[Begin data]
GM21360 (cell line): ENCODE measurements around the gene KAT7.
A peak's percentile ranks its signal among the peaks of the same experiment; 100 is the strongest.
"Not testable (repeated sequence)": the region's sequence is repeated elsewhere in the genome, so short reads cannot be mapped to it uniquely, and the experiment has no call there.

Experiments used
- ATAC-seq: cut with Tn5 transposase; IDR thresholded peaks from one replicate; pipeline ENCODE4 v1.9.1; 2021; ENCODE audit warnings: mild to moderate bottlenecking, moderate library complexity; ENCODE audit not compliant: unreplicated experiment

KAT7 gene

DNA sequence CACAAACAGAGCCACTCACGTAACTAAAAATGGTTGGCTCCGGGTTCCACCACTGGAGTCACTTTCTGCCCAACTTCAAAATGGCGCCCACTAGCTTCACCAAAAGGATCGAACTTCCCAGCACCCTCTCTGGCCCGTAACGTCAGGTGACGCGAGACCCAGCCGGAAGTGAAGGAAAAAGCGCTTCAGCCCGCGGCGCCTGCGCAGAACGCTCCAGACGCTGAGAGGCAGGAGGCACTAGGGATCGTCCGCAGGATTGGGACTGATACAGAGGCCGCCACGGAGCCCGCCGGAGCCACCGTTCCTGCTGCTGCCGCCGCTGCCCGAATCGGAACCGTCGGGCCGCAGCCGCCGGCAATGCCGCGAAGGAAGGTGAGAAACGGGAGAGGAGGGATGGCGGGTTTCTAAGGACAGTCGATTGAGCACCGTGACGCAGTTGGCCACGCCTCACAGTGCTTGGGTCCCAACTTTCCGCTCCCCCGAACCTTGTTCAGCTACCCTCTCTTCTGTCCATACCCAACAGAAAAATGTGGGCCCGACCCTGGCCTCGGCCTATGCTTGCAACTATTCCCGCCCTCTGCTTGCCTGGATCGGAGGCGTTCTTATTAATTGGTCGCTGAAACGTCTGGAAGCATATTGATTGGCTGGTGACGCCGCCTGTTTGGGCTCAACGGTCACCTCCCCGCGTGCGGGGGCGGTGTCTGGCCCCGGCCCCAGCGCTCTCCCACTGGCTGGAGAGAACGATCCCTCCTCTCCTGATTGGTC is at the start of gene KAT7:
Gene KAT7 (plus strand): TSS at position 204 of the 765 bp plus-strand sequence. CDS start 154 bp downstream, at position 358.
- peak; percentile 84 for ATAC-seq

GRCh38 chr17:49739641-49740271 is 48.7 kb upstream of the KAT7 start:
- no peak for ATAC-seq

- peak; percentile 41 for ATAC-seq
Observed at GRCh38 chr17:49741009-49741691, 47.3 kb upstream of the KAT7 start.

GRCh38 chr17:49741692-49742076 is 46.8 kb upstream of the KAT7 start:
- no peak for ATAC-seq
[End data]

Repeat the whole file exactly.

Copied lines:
GM21360 (cell line): ENCODE measurements around the gene KAT7.
A peak's percentile ranks its signal among the peaks of the same experiment; 100 is the strongest.
"Not testable (repeated sequence)": the region's sequence is repeated elsewhere in the genome, so short reads cannot be mapped to it uniquely, and the experiment has no call there.

Experiments used
- ATAC-seq: cut with Tn5 transposase; IDR thresholded peaks from one replicate; pipeline ENCODE4 v1.9.1; 2021; ENCODE audit warnings: mild to moderate bottlenecking, moderate library complexity; ENCODE audit not compliant: unreplicated experiment

KAT7 gene

DNA sequence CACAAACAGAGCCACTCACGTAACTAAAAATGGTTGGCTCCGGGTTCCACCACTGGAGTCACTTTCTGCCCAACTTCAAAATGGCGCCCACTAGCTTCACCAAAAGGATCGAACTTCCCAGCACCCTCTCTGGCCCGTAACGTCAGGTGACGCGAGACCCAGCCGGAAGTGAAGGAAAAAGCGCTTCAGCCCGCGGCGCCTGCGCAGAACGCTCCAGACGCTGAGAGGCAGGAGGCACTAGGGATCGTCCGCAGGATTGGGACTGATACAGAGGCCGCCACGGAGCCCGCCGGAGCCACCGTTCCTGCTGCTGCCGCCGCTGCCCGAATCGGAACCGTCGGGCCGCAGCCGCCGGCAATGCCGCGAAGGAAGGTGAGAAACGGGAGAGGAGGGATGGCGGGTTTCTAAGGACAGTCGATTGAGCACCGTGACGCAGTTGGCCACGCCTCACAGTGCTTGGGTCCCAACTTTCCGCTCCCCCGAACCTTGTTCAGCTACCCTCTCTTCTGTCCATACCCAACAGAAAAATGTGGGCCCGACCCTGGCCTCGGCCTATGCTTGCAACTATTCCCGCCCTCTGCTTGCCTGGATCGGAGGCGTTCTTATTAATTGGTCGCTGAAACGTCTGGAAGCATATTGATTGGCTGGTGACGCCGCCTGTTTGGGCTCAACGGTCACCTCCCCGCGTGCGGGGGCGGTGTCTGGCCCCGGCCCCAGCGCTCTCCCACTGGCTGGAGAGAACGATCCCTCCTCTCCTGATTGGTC is at the start of gene KAT7:
Gene KAT7 (plus strand): TSS at position 204 of the 765 bp plus-strand sequence. CDS start 154 bp downstream, at position 358.
- peak; percentile 84 for ATAC-seq

GRCh38 chr17:49739641-49740271 is 48.7 kb upstream of the KAT7 start:
- no peak for ATAC-seq

- peak; percentile 41 for ATAC-seq
Observed at GRCh38 chr17:49741009-49741691, 47.3 kb upstream of the KAT7 start.

GRCh38 chr17:49741692-49742076 is 46.8 kb upstream of the KAT7 start:
- no peak for ATAC-seq